Constant exhaustion is how we often feel. Whether we’re in the hustle and bustle of a big city or the Wendell Berry landscapes of a country farm, the to-do lists that accumulate often bombard us with waves of anxiety. We get unsettled by all the appointments and deadlines we can’t quite make. Our wants get scrambled up with our needs and it’s not always clear how to not only relax, but live in the chaos with a simple and real peace. How do we authentically preach patience in such an impatient, wound-up world? Here are 10 suggestions you might consider. It may be fodder for a single 10-point sermon or perhaps beginning threads for a sermon series on patience.

10 Ways To Preach Patience In An Impatient World

Practice Silence

Have you ever commuted to work in silence? Try it. If you work some distance from home, it might just be the buffer you need to enter work and home with your thoughts more collected. Psalm 4:4 says, “Tremble and do not sin; when you are on your beds, search your hearts and be silent.” And again in Zephaniah 1:7, we are told, “Be silent before the Sovereign Lord, for the day of the Lord is near. The Lord has prepared a sacrifice; he has consecrated those he has invited.” In our buzzing, gadget-filled world, we should adhere to being silent and listening because, just like in Elijah’s case, God is likely in the whisper (I Kings 19:10-14).

Really Read The Bible

Plan for more than 10 minutes. Don’t look for a gimmick that requires the least amount of effort and time. The sure way to understand God’s working in our lives is to know his Scripture. Even more, it keeps us from sinning. Psalm 119:11-16 says it well: “I have hidden your word in my heart that I might not sin against you. Praise be to you, Lord; teach me your decrees. With my lips I recount all the laws that come from your mouth. I rejoice in following your statutes as one rejoices in great riches. I meditate on your precepts and consider your ways. I delight in your decrees; I will not neglect your word.”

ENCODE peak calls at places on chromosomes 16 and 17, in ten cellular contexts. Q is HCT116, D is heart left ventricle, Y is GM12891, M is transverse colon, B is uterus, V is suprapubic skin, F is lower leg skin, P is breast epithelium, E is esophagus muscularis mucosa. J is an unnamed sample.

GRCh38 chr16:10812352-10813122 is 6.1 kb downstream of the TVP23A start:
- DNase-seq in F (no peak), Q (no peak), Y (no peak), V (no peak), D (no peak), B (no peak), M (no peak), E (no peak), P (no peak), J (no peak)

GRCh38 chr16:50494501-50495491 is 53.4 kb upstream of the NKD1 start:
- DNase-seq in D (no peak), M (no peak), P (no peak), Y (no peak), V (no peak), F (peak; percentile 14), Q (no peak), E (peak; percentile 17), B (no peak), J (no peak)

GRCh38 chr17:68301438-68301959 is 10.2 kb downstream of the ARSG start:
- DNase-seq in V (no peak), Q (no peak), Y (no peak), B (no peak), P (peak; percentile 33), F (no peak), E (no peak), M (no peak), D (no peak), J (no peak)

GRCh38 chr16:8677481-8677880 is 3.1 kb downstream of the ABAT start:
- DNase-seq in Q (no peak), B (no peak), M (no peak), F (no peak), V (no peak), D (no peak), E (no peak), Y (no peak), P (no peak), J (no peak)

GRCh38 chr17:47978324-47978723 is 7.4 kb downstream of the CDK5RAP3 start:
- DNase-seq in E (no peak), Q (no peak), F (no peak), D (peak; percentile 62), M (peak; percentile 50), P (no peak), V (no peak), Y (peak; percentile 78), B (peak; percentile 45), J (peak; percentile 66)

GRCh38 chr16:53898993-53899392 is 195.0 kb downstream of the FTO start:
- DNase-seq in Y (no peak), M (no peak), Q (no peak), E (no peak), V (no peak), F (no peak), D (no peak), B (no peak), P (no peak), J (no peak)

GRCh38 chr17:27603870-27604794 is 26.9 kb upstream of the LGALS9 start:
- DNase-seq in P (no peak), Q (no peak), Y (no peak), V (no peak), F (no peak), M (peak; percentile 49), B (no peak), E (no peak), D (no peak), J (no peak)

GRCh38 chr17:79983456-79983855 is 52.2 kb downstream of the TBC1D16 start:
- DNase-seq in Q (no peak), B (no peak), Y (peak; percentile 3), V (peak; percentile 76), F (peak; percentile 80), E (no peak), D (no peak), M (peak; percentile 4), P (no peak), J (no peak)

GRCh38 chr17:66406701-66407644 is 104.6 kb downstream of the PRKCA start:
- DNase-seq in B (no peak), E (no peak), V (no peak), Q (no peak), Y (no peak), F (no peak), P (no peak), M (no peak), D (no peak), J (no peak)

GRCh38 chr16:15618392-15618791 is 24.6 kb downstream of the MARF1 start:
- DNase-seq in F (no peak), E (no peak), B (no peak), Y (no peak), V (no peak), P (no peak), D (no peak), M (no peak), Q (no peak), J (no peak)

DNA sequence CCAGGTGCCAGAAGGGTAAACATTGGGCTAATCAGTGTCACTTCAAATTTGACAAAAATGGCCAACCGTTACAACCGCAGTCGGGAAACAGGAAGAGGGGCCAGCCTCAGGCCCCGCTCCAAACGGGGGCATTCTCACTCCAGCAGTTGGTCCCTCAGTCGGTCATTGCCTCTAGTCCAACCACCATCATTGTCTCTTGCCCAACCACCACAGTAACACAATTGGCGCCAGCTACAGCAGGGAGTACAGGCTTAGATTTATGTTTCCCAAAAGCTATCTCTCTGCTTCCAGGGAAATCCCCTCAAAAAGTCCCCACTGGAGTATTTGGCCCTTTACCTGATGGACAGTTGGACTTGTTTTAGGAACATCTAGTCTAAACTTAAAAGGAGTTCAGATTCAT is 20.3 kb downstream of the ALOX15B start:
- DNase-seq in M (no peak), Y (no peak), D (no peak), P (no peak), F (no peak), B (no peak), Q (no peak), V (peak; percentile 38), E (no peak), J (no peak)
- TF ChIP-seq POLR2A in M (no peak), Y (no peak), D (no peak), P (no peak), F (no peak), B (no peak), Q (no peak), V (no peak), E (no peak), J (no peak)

Keep A Prayer Journal

Paul tells us to pray without ceasing (I Thessalonians 5:17). How do we do that? We slow down and think about our day, the people in our day, the circumstances and challenges that may fill our day. We ask God’s blessing and his good work to be in and through all we do. The Psalmist says this day–right here, right now–is the day the Lord has made and we should rejoice and be glad in it (118:24). Prayer journaling is a great discipline to keep so that we might rejoice in the mighty things he will do in us and through us.

What’s Facebook?